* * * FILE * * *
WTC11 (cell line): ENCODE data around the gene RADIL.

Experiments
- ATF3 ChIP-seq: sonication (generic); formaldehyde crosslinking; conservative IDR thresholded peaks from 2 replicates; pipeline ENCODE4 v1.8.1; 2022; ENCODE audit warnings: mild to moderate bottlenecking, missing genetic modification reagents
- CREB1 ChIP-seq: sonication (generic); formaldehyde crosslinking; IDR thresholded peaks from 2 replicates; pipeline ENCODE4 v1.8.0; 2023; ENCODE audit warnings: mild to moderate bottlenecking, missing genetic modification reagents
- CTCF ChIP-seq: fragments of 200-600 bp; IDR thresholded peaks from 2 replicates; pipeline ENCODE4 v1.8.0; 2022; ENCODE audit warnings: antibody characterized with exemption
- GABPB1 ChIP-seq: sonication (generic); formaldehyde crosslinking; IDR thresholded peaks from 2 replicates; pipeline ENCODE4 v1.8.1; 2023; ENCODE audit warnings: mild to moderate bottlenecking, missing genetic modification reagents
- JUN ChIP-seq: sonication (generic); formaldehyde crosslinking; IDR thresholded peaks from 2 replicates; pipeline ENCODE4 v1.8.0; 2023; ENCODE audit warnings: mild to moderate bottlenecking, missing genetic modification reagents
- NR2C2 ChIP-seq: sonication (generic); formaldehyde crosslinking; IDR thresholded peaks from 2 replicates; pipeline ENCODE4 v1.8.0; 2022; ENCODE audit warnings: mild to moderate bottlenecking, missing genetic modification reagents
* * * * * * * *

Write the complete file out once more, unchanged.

WTC11 (cell line): ENCODE data around the gene RADIL.

Experiments
- ATF3 ChIP-seq: sonication (generic); formaldehyde crosslinking; conservative IDR thresholded peaks from 2 replicates; pipeline ENCODE4 v1.8.1; 2022; ENCODE audit warnings: mild to moderate bottlenecking, missing genetic modification reagents
- CREB1 ChIP-seq: sonication (generic); formaldehyde crosslinking; IDR thresholded peaks from 2 replicates; pipeline ENCODE4 v1.8.0; 2023; ENCODE audit warnings: mild to moderate bottlenecking, missing genetic modification reagents
- CTCF ChIP-seq: fragments of 200-600 bp; IDR thresholded peaks from 2 replicates; pipeline ENCODE4 v1.8.0; 2022; ENCODE audit warnings: antibody characterized with exemption
- GABPB1 ChIP-seq: sonication (generic); formaldehyde crosslinking; IDR thresholded peaks from 2 replicates; pipeline ENCODE4 v1.8.1; 2023; ENCODE audit warnings: mild to moderate bottlenecking, missing genetic modification reagents
- JUN ChIP-seq: sonication (generic); formaldehyde crosslinking; IDR thresholded peaks from 2 replicates; pipeline ENCODE4 v1.8.0; 2023; ENCODE audit warnings: mild to moderate bottlenecking, missing genetic modification reagents
- NR2C2 ChIP-seq: sonication (generic); formaldehyde crosslinking; IDR thresholded peaks from 2 replicates; pipeline ENCODE4 v1.8.0; 2022; ENCODE audit warnings: mild to moderate bottlenecking, missing genetic modification reagents